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Centrelink officials recalled to Senate estimates after failing to answer ‘basic questions’ - The Guardian
Request for welfare agency to return on 7 November follows ‘unacceptable’ appearance at October hearing about growing call and payment wait times
Centrelink officials will be forced to return to a Senate estimates grilling after the federal government agency failed to answer “basic questions” about growing call and payment wait times.
The Greens and the opposition announced on Thursday they had teamed up to recall Services Australia, the agency who delivers the Centrelink program, after its “unacceptable” appearance at a recent estimates hearing.
The shadow ministers Paul Fletcher and Kerrynne Liddle joined with Liberal backbencher Maria Kovacic and Greens senator Janet Rice to force officials back to the witness table on Tuesday 7 November.
The central welfare agency had revealed in October it had issued 2.8m busy messages to callers in only two months, and answered less than a quarter of calls received over July and August 2023 – a figure down from 35% over the 2022-23 financial year.
The shadow government services minister, Paul Fletcher, pointed the blame at his counterpart, Bill Shorten, who he said had allowed Centrelink to become a “basket case with massive blowouts in wait times for payments and calls”.
“Bill Shorten has been eager to minimise scrutiny of the deteriorating conditions at the agency because it exposes the sad reality that he just does not care about customer service,” Fletcher said on Thursday.
Prior to the agency’s appearance in October, senators wrote to the chief executive, Chris Birrer, to request detailed telephony data and in-depth breakdowns of social security payments.
The senators said they were dismayed that officials were “unable or unwilling” to answer questions and provide the information on the day.
“As a new senator, it was my first time asking questions to officials and government ministers – I was astounded and very disappointed by the stonewalling and obfuscation,” Kovacic, who joined the upper house in May, said.
“Recalling Services Australia officials has not been done lightly, but we must hold the government to account and ensure there is transparency on behalf of the Australian people as they struggle with a cost of living crisis.”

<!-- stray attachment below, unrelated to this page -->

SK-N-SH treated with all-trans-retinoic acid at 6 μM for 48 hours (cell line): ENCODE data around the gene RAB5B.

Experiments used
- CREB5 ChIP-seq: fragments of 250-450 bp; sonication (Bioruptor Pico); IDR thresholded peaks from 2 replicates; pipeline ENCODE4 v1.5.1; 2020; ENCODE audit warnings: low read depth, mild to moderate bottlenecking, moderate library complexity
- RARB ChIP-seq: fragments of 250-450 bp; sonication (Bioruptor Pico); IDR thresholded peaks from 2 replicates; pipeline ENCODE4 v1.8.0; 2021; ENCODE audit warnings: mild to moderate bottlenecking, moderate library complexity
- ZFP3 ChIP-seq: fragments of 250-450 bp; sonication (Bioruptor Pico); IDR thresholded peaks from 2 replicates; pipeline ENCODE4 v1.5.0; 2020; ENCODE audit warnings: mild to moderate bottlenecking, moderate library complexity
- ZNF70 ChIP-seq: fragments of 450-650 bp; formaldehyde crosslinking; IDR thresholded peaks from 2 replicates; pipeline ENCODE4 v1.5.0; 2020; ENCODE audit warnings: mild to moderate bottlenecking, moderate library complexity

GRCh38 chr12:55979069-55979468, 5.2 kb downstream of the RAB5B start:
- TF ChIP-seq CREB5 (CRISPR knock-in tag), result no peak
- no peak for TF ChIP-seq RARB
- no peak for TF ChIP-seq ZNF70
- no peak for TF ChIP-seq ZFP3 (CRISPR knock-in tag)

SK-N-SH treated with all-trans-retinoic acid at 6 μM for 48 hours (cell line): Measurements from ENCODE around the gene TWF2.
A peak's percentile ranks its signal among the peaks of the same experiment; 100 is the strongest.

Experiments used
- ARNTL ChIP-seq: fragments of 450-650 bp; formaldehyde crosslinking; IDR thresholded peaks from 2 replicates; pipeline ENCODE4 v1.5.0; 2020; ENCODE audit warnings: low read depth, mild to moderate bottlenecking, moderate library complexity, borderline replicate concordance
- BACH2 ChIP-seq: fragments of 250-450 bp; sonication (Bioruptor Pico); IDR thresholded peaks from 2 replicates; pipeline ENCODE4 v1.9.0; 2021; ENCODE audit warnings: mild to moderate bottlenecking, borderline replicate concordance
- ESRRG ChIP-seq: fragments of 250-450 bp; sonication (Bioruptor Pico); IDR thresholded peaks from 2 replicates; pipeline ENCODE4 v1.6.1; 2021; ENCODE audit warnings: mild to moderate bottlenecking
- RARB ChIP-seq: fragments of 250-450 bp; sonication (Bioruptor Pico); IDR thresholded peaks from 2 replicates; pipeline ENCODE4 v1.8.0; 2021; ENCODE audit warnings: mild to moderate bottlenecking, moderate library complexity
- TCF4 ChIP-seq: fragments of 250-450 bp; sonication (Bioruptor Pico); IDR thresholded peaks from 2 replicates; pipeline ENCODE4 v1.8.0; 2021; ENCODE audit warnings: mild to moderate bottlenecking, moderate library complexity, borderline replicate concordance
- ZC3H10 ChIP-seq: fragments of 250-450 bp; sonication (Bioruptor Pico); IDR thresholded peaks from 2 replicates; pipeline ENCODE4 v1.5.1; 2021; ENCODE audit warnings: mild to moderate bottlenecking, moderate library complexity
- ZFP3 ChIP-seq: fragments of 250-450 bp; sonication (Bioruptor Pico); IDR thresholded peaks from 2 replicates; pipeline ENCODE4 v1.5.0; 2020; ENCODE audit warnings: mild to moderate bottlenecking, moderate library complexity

Of the 41m calls to Centrelink made across the 2022-2023 financial year, just over 9m, or 22%, received a “congestion message”, according to the agency’s estimates testimony. Almost 13m, or 31%, were answered, and 4m were terminated by the person calling.
The agency received 8m calls in July and August this year, with 2.8m calls receiving a congestion message. The data showed 1.8m calls were answered, while 800,000 were terminated by the customer.
Under questioning from the Greens senator Janet Rice, Birrer admitted the current situation “did not meet our KPIs”.
“We would like to have better customer service performance in a number of measures and we’ve discussed some this morning,” he told Senate estimates.
“It doesn’t meet our KPIs that we set for ourselves. We’re working to be as efficient and as disciplined as we can within the resources that we have.”
Staff at Centrelink have been bargaining with the federal government for improved pay and workplace conditions.
Workers walked off the job for 24 hours in early October after rejecting an offer for a 11.2% pay increase over three years.
Rice has previously stood with striking staff, saying they are being used as a “scapegoat for the failings of the government” and describing them as “being overworked and unpaid”.
Shorten’s office was contacted for a response.
Author: Sarah Basford Canales and Cait Kelly
This article appeared in the Guardian on 2 November 2023